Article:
DOCUMENT: List of 54 schools to close
After a rally at Daley Plaza, the group began its march downtown. Their route took them by Chicago City Hall and ended at the Chicago Public Schools Headquarters.
Teachers and parents who don't want the consolidation and closings of CPS schools are joined by sympathetic unions, ministers and community organizers. Marchers said there could be civil disobedience, and a handful of people were peacefully removed by police when they sat in the street near City Hall. A Chicago police spokesperson said 127 people who refused to move when asked was ticketed and "promptly" released. There were no physical arrests.
"While police were prepared for what the event organizers predicted to be a crowd of 5,000 or more, there were approximately 700-900 participants, so the event was well-managed and without incident," the Director of News Affairs at the Chicago Police Department Adam Collins said.
Chicago Teachers Union President Karen Lewis spoke at the rally.
"Let's not pretend that when you close schools on the South and West sides that the children who will be affected are black. Let's not pretend that's not racist," Lewis said. "They are closing down schools that have names of African-American icons. But he'll open up schools to put the name of a living billionaire on front."
Mayor Rahm Emanuel defended closing the "underutilized" schools, saying improvements to the schools have been delayed for years due to politics.
"Keeping a school that is falling short year in and year out, meaning we haven't done what we are responsible, not what our parents did for us, and what we owe every child in the city of Chicago," Emanuel said. He also said the teachers union has been in the loop throughout the process.
CPS CEO Barbara Byrd-Bennett said she understands and defends the rights of demonstrators to protest school closings and consolidations, defended the plan, reminding parents that the specifics have not been finalized.
She released a statement, "I fully support the rights of individuals to express their opinion and as a former teacher and principal who has lived through school closings, I know this is not easy for our communities. But as CEO of this District, I need to make decisions that put our children first. For too long, children at underutilized schools have been cheated of the resources they need to succeed. Consolidating underutilized schools will allow us to safely move these children to a higher-performing welcoming school near their home with all investments they need to thrive in the classroom. That's my commitment and it's one we will keep when school starts this fall."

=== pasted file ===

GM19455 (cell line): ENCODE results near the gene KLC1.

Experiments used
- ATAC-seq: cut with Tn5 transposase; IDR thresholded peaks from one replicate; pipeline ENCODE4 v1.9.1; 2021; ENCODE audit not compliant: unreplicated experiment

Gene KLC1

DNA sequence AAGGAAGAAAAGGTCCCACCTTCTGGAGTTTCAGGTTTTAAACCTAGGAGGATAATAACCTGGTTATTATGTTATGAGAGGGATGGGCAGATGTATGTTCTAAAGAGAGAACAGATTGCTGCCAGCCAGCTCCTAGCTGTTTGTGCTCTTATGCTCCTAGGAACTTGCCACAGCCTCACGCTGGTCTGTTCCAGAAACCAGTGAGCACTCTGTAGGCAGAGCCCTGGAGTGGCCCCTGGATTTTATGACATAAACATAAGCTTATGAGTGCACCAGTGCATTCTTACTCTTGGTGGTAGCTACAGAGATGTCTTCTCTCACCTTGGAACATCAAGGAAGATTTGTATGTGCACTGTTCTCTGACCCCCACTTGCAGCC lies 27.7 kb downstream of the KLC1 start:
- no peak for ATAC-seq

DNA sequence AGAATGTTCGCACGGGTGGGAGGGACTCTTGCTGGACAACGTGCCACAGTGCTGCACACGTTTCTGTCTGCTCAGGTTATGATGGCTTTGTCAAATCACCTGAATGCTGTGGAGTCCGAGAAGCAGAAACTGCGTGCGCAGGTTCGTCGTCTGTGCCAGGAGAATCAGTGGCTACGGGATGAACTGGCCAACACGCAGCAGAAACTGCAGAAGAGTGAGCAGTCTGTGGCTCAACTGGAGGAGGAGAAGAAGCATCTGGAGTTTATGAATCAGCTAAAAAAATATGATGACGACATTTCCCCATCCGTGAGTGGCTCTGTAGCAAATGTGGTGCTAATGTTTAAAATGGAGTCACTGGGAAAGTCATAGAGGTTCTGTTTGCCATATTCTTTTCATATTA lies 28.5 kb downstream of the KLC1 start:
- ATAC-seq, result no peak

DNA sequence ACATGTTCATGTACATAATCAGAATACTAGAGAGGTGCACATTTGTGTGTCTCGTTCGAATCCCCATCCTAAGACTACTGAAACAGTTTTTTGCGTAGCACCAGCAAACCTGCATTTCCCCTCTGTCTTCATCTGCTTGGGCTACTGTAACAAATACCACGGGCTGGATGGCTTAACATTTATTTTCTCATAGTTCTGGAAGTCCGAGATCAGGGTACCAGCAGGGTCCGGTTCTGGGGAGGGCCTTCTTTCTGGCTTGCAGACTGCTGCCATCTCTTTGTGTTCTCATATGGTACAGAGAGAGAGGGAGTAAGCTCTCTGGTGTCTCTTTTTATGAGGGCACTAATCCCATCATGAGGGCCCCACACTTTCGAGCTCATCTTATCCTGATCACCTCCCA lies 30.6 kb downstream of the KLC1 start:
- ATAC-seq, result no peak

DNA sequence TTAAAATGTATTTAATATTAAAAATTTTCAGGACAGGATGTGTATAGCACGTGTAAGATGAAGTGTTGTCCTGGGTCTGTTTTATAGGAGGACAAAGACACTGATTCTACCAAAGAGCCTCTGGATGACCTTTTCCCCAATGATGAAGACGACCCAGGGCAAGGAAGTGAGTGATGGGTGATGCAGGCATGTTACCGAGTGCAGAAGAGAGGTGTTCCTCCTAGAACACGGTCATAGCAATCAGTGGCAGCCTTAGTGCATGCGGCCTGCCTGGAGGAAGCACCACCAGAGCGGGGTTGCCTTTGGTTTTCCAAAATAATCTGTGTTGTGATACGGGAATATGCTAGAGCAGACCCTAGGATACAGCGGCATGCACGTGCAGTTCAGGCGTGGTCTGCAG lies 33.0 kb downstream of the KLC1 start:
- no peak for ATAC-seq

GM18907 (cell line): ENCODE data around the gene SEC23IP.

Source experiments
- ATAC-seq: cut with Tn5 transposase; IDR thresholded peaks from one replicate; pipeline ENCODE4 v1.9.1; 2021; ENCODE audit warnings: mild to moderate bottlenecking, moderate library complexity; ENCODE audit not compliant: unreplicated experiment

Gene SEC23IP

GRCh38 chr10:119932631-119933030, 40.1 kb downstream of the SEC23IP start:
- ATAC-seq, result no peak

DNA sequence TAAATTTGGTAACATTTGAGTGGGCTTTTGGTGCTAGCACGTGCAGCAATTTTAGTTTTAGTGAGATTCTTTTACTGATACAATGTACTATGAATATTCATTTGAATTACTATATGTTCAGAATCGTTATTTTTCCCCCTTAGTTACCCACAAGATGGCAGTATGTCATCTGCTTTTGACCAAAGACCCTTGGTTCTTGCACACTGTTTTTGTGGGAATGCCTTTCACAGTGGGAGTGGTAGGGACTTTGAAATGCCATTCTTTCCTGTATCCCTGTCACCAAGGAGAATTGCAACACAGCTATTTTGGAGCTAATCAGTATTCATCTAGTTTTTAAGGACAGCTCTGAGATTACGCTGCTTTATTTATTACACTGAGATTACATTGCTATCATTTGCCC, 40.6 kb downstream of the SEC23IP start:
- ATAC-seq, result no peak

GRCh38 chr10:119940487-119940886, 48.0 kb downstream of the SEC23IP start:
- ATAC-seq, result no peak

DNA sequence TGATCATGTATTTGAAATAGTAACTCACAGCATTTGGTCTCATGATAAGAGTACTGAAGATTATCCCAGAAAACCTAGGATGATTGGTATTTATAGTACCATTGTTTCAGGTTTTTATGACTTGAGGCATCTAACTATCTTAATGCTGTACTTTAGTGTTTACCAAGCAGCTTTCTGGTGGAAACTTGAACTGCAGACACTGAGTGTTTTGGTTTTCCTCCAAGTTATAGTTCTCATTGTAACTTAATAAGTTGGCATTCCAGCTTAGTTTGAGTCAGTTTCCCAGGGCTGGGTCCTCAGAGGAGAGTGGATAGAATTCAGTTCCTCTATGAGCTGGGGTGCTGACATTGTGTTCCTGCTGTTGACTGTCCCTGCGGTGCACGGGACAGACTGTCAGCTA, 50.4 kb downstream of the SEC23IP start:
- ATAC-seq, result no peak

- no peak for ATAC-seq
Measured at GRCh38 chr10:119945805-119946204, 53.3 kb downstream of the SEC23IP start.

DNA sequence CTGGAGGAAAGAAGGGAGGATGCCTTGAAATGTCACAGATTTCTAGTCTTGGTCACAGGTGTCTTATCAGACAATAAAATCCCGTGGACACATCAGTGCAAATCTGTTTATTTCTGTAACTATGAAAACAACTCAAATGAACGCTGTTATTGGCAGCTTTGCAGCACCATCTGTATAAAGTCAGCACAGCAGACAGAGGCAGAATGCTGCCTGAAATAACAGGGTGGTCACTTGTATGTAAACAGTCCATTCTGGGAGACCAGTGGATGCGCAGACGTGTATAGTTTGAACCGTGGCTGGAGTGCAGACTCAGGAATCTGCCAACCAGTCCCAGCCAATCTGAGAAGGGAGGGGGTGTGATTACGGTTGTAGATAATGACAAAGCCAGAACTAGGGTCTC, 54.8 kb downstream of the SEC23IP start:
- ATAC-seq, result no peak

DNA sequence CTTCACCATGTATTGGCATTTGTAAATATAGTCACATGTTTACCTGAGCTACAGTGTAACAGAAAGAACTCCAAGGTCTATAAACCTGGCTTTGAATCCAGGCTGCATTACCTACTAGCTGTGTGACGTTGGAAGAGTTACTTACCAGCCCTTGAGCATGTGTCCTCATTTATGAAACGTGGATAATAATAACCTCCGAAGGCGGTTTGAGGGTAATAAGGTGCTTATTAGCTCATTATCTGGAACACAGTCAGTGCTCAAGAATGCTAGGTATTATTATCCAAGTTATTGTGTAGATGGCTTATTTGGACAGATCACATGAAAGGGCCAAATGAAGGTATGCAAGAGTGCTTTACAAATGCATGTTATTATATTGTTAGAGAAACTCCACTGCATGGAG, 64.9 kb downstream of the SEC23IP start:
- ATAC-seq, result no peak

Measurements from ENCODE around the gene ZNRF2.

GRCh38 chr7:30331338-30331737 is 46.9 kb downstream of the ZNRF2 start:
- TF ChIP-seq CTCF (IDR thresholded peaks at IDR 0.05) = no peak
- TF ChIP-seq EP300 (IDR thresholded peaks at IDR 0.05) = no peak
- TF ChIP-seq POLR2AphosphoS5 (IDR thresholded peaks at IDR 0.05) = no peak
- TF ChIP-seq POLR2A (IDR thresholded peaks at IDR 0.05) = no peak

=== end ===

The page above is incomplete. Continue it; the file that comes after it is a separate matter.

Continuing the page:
Fourth-grader worried about being 'new kid'
One of the 54 schools slated to close is Paderewski Elementary School, where Jainiqua Byrd is a fourth-grader.
"I don't want to leave the school because that school is important to me. It's like a family school to me," Jainiqua said.
Byrd's school family is in the midst of a breakup. The Chicago Teachers Union and Chicago Mayor Rahm Emanuel and fighting over what's best for Chicago Public Schools schools- and its students. Those students, like Jainiqua and her sister, Tanequa, are caught in the middle.
"People went to CPS, they spoke really loud and really clearly and fluently- but I guess it didn't work if they're closing the school down," Jainiqua said.
What are the girls most worried about?
"If I'm going to learn new things," fifth-grader Tanequa said. "If people are going to treat me fair."
Paderewski Elementary is the only African-American majority school in the largely Latino Little Village neighborhood.
"I feel our children won't be safe because they're crossing boundaries," Darlene Williams, parent, said.
CPS says Paderewski is less than-a-third full and has declining enrollment. The plan calls for Paderewski students to be split into two other schools. Cardenas Elementary on the next block - and Castellanos School, which is five blocks away.
"I worry about them, like I worry about Jaylin and Khalil, my grandchildren. I want the children most impacted by this consolidation to have everything those two little boys have. I'd blame myself if they didn't," Barbara Byrd-Bennett, CPS CEO, said.
For the 30,000 kids effected, the fear is real and understandable.
"I worry about being a new kid and not fitting in," Jainiqua said.